It Won't Be Long Before You See A KTM X-Bow On The Street

For a country so famously fond of cars, the United States has some pretty stringent rules of the road. The National Highway Traffic Safety Administration (NHTSA) has high standards for safety and sets strict limits on what a road-legal car can do on American roads. On the whole, that's good news for American drivers: NHTSA-mandated safety features like seatbelts, airbags, and electronic stability control have consistently reduced the rate of crashes and injuries in the United States.

The strict rules of the NHTSA have kept some stunning cars off American pavement, however. NHTSA requirements helped sink could-have-been classics like the Porsche 959 and Jaguar XJ220 in the U.S. market. A recent instance of this is the KTM X-Bow, first manufactured in 2008. This bonkers Austrian cross between a supercar and a go-kart would seem to be tailor-made for wide American highways and offroad shenanigans, but, with one important caveat: it has never been street-legal in the States. Here's why.

Too much and not enough for American roads

First, the caveat: a street-legal X-Bow is coming to the U.S. in 2023. Based on KTM's successful GT2-class racer, the X-Bow GT-XR makes a few safety concessions — like turn signals and a roof — that hardened motorheads will no doubt consider nanny-state nonsense. The hardcore will have to content themselves that KTM is offsetting any added weight with a 600-horsepower turbocharged Audi inline-five straight from the racetrack, more than doubling the power of the original. The current GT-XR prototype blasts from 0 to 60 miles per hour in 3.4 seconds, all the way up to a top speed of 174 mph (via KTM).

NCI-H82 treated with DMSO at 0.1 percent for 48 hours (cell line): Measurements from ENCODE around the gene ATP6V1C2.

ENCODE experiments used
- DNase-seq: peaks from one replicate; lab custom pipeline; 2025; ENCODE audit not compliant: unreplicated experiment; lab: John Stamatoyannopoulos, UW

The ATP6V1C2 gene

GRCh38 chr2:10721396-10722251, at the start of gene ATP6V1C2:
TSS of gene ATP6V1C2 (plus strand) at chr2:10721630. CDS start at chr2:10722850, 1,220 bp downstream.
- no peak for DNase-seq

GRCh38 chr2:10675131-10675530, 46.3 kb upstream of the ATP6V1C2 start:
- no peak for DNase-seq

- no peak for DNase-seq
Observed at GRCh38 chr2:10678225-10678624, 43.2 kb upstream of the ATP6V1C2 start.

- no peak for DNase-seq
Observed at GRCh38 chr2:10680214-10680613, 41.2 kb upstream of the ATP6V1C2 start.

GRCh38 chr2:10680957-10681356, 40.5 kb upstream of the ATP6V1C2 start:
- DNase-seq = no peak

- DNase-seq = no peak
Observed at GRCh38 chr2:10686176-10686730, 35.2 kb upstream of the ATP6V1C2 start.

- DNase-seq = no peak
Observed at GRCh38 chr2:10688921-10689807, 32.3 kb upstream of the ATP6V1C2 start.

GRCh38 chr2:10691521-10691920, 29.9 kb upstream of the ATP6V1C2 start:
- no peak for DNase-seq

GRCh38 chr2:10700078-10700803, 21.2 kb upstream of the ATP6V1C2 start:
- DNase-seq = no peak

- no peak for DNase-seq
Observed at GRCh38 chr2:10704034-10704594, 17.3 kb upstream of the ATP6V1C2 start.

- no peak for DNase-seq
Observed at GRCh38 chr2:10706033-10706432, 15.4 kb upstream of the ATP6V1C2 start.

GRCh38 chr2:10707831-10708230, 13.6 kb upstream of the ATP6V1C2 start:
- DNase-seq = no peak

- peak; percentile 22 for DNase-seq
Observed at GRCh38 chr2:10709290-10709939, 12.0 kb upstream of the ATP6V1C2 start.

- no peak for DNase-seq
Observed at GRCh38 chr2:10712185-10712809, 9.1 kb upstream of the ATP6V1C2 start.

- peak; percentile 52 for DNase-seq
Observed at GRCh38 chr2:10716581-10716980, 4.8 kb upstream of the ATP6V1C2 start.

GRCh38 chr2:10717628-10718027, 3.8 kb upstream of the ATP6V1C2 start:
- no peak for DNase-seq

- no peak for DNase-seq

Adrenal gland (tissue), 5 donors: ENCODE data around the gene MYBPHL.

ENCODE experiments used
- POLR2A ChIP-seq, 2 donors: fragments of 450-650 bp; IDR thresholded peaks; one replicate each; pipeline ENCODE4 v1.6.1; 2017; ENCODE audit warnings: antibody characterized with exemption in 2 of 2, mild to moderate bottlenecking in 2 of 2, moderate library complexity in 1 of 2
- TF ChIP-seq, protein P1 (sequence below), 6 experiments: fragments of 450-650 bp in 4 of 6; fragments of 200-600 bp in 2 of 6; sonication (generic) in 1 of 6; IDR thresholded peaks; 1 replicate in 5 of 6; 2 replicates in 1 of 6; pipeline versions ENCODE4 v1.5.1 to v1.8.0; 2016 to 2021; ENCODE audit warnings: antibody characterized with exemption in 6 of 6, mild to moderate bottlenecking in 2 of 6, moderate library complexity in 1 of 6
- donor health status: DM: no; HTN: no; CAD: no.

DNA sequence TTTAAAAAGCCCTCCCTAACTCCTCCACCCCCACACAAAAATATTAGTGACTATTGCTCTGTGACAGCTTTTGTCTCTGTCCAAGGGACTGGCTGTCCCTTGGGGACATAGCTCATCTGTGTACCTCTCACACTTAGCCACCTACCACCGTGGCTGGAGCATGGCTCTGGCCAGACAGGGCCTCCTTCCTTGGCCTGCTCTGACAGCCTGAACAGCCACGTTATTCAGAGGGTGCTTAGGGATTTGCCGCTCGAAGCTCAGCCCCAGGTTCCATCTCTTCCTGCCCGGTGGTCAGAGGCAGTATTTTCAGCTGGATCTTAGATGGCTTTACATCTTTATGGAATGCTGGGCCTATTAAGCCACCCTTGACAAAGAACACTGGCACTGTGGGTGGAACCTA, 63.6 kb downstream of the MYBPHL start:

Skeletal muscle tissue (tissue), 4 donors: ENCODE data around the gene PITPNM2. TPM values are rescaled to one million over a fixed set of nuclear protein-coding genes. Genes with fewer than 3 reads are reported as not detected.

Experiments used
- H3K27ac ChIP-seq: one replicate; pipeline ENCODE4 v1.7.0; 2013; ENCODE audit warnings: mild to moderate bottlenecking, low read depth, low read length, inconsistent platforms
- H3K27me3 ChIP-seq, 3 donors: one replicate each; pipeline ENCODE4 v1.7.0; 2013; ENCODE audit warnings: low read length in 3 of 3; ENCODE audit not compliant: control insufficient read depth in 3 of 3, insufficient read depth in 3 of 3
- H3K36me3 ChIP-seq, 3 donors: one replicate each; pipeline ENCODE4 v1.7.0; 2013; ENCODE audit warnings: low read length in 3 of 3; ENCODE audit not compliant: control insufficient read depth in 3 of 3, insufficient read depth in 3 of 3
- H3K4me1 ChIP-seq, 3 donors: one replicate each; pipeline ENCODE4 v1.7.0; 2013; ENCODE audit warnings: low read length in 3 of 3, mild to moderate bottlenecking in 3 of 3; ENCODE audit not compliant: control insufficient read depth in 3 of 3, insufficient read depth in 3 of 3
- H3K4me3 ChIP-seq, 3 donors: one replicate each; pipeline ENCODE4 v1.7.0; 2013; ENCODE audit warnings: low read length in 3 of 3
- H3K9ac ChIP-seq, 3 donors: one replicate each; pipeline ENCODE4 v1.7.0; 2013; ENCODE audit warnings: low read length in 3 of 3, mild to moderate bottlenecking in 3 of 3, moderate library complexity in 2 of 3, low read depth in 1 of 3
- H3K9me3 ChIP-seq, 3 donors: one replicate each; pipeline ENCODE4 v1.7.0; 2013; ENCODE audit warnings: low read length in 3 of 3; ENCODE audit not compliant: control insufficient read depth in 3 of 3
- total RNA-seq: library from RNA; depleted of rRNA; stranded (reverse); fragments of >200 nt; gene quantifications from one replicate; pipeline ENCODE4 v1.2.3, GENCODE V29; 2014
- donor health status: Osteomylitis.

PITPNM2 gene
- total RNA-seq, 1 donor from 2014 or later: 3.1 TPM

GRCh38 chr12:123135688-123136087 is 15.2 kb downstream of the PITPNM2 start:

As for what kept the stock X-Bow off American roads since its 2008 debut? Be serious. The thing shipped without a roof. Even Top Gear, which ranked the KTM among the best sports cars of 2008, derided it for the absolute absence of creature comforts and user-friendly design. An NHTSA ban was so certain that KTM never even tried for street legality; in the U.S., the X-Bow has always been sold exclusively as a track toy. As of 2023, the GT-XR is primed to break that streak and finally put an X-Bow on American asphalt.